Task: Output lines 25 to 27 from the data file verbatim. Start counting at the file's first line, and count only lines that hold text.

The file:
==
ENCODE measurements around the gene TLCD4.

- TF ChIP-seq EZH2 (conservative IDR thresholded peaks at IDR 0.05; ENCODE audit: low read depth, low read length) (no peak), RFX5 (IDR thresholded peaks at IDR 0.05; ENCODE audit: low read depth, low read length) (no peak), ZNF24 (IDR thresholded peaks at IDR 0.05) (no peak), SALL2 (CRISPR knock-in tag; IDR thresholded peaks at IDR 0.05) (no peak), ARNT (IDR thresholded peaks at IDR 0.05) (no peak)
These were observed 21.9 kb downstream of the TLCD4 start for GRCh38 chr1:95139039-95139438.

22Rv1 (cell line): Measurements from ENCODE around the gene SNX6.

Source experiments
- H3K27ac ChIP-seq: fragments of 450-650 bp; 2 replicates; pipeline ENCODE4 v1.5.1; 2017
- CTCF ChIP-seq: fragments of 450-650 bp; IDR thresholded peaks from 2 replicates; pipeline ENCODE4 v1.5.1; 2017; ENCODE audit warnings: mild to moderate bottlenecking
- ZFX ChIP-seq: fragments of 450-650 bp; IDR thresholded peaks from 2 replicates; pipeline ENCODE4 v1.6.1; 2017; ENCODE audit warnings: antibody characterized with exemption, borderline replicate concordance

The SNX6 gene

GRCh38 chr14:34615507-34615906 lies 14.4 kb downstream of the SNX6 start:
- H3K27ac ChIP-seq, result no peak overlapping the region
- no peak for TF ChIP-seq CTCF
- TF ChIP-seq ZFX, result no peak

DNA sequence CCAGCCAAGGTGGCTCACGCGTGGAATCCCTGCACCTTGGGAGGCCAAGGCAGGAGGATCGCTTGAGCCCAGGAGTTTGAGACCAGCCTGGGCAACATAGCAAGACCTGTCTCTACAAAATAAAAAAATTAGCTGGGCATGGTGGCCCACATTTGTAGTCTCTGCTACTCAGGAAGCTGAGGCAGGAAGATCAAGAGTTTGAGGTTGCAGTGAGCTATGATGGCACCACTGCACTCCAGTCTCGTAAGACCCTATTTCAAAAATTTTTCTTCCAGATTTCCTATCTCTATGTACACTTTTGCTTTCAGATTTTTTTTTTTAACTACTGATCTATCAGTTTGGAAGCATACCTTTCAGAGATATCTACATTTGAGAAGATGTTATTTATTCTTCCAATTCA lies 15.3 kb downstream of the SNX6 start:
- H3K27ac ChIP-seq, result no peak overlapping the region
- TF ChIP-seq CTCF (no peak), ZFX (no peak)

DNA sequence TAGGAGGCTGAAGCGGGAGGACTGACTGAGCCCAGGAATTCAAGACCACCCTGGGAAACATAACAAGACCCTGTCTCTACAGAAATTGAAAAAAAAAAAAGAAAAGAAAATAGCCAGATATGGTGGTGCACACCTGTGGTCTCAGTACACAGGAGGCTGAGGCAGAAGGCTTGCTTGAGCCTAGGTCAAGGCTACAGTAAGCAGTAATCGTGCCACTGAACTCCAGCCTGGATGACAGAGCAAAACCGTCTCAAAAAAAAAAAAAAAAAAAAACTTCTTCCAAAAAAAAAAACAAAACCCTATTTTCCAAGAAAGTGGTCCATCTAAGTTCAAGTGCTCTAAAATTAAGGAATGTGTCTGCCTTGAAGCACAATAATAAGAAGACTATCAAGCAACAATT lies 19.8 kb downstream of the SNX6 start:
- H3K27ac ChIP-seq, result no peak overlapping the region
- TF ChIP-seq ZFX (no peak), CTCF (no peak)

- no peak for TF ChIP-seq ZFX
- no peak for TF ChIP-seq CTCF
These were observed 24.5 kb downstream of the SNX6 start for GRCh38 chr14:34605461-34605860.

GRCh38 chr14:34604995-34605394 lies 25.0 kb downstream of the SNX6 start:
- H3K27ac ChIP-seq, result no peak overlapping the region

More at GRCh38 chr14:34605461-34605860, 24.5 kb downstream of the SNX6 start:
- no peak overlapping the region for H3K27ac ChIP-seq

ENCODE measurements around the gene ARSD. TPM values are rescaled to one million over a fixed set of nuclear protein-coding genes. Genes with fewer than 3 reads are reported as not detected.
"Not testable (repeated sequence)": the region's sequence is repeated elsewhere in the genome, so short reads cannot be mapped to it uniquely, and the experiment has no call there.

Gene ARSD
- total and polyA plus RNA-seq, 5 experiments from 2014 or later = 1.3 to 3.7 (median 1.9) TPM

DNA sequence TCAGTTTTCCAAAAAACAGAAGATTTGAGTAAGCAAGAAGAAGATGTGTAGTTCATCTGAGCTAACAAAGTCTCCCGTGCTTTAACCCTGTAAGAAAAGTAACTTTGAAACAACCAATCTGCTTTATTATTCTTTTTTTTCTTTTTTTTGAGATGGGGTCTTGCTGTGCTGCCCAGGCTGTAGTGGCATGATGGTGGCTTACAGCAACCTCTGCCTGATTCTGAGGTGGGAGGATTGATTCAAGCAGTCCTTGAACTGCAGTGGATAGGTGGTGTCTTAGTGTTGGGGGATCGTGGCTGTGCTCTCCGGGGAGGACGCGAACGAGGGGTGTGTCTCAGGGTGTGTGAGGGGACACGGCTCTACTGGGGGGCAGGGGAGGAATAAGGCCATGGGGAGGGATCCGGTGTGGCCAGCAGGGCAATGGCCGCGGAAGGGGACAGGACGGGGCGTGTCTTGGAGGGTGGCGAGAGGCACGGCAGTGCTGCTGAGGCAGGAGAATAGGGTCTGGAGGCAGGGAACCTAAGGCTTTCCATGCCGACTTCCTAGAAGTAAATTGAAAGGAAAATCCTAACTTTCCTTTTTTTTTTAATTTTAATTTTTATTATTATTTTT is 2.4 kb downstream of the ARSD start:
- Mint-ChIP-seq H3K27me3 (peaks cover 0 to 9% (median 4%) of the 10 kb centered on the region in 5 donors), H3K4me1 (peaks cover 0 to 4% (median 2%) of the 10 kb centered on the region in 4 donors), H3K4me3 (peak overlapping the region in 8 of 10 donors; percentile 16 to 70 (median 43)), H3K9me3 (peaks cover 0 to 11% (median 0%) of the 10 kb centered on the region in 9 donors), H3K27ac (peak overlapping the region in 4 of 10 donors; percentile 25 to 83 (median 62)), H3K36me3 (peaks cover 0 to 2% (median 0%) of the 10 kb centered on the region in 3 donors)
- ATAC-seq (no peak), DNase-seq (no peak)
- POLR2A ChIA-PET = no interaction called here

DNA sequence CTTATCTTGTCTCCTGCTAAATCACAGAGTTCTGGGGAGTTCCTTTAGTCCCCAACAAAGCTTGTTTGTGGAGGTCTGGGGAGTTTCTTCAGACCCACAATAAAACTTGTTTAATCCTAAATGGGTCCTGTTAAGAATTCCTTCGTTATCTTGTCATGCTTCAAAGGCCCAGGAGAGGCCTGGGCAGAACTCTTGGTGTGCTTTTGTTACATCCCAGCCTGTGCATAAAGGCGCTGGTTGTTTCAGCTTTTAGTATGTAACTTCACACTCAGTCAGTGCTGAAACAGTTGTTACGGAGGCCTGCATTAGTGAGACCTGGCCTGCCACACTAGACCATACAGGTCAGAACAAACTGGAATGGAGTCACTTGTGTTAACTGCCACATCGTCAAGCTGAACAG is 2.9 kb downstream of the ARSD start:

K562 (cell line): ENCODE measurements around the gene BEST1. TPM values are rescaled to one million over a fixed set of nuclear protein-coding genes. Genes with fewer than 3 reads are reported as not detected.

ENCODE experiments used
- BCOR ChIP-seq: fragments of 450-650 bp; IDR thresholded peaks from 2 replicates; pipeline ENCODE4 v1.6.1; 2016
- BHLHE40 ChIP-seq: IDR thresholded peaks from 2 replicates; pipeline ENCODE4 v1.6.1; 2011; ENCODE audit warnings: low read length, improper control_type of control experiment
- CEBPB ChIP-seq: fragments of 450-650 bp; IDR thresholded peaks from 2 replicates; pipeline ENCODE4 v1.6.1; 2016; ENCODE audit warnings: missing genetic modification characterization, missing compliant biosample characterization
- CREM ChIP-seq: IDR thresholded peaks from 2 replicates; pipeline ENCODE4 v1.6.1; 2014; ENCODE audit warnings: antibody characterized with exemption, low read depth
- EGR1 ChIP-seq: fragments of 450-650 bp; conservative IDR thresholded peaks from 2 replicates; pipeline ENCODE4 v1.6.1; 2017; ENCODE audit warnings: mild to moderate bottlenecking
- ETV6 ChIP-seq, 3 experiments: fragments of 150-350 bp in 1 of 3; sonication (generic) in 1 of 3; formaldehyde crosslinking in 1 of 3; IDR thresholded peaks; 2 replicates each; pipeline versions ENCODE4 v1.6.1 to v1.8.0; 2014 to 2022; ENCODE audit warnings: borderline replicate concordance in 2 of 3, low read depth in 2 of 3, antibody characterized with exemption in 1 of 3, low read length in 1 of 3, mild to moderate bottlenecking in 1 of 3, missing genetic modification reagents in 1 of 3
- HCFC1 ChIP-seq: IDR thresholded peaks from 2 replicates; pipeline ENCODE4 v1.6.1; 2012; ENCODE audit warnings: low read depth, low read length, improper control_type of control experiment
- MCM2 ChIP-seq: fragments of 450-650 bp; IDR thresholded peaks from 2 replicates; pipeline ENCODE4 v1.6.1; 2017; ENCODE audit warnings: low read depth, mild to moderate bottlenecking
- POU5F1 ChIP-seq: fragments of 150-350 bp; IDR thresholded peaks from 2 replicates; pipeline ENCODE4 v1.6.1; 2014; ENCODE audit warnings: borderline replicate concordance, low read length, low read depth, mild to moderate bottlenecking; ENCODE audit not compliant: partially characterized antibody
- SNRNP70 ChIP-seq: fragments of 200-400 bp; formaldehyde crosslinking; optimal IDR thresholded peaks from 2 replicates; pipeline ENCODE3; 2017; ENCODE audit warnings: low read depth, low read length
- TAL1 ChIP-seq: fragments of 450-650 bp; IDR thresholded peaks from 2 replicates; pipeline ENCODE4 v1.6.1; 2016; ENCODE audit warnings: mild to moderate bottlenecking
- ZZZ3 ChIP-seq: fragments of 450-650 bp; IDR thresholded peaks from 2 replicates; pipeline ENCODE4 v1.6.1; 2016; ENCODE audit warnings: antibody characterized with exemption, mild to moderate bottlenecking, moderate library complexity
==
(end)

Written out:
More at GRCh38 chr14:34605461-34605860, 24.5 kb downstream of the SNX6 start:
- no peak overlapping the region for H3K27ac ChIP-seq

ENCODE measurements around the gene ARSD. TPM values are rescaled to one million over a fixed set of nuclear protein-coding genes. Genes with fewer than 3 reads are reported as not detected.